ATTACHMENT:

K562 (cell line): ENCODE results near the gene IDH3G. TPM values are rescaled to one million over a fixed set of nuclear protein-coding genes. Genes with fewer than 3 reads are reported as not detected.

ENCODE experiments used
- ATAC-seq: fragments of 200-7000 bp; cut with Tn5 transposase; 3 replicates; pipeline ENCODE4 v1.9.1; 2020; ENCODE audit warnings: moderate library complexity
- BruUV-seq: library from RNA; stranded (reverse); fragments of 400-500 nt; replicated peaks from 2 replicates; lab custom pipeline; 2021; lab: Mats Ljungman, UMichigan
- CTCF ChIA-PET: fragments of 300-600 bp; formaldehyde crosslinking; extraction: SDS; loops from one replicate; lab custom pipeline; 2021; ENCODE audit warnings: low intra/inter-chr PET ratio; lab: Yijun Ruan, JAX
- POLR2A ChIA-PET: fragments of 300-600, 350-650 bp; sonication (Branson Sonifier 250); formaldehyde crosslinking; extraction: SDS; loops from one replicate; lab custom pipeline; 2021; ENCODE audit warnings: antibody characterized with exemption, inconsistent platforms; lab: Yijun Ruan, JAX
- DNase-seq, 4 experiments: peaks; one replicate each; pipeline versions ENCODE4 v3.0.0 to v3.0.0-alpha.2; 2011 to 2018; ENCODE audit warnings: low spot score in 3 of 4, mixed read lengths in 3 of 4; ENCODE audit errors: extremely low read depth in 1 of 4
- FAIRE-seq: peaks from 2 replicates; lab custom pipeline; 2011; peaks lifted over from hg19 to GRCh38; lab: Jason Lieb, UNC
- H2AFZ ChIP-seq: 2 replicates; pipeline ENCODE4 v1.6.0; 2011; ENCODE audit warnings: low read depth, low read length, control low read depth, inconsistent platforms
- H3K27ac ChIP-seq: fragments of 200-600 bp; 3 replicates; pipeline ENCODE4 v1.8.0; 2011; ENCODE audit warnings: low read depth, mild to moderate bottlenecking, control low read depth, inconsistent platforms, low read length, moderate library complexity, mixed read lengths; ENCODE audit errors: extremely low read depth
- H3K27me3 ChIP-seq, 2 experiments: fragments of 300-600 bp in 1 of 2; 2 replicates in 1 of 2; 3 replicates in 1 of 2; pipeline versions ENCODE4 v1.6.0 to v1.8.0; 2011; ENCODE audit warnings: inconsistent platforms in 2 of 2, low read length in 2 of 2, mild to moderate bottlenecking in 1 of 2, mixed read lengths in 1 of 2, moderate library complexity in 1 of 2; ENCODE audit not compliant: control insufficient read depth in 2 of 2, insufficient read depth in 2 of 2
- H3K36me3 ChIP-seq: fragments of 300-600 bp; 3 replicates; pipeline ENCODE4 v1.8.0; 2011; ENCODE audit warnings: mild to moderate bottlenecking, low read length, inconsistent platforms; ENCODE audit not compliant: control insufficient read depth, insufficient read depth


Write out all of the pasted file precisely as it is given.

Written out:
K562 (cell line): ENCODE results near the gene IDH3G. TPM values are rescaled to one million over a fixed set of nuclear protein-coding genes. Genes with fewer than 3 reads are reported as not detected.

ENCODE experiments used
- ATAC-seq: fragments of 200-7000 bp; cut with Tn5 transposase; 3 replicates; pipeline ENCODE4 v1.9.1; 2020; ENCODE audit warnings: moderate library complexity
- BruUV-seq: library from RNA; stranded (reverse); fragments of 400-500 nt; replicated peaks from 2 replicates; lab custom pipeline; 2021; lab: Mats Ljungman, UMichigan
- CTCF ChIA-PET: fragments of 300-600 bp; formaldehyde crosslinking; extraction: SDS; loops from one replicate; lab custom pipeline; 2021; ENCODE audit warnings: low intra/inter-chr PET ratio; lab: Yijun Ruan, JAX
- POLR2A ChIA-PET: fragments of 300-600, 350-650 bp; sonication (Branson Sonifier 250); formaldehyde crosslinking; extraction: SDS; loops from one replicate; lab custom pipeline; 2021; ENCODE audit warnings: antibody characterized with exemption, inconsistent platforms; lab: Yijun Ruan, JAX
- DNase-seq, 4 experiments: peaks; one replicate each; pipeline versions ENCODE4 v3.0.0 to v3.0.0-alpha.2; 2011 to 2018; ENCODE audit warnings: low spot score in 3 of 4, mixed read lengths in 3 of 4; ENCODE audit errors: extremely low read depth in 1 of 4
- FAIRE-seq: peaks from 2 replicates; lab custom pipeline; 2011; peaks lifted over from hg19 to GRCh38; lab: Jason Lieb, UNC
- H2AFZ ChIP-seq: 2 replicates; pipeline ENCODE4 v1.6.0; 2011; ENCODE audit warnings: low read depth, low read length, control low read depth, inconsistent platforms
- H3K27ac ChIP-seq: fragments of 200-600 bp; 3 replicates; pipeline ENCODE4 v1.8.0; 2011; ENCODE audit warnings: low read depth, mild to moderate bottlenecking, control low read depth, inconsistent platforms, low read length, moderate library complexity, mixed read lengths; ENCODE audit errors: extremely low read depth
- H3K27me3 ChIP-seq, 2 experiments: fragments of 300-600 bp in 1 of 2; 2 replicates in 1 of 2; 3 replicates in 1 of 2; pipeline versions ENCODE4 v1.6.0 to v1.8.0; 2011; ENCODE audit warnings: inconsistent platforms in 2 of 2, low read length in 2 of 2, mild to moderate bottlenecking in 1 of 2, mixed read lengths in 1 of 2, moderate library complexity in 1 of 2; ENCODE audit not compliant: control insufficient read depth in 2 of 2, insufficient read depth in 2 of 2
- H3K36me3 ChIP-seq: fragments of 300-600 bp; 3 replicates; pipeline ENCODE4 v1.8.0; 2011; ENCODE audit warnings: mild to moderate bottlenecking, low read length, inconsistent platforms; ENCODE audit not compliant: control insufficient read depth, insufficient read depth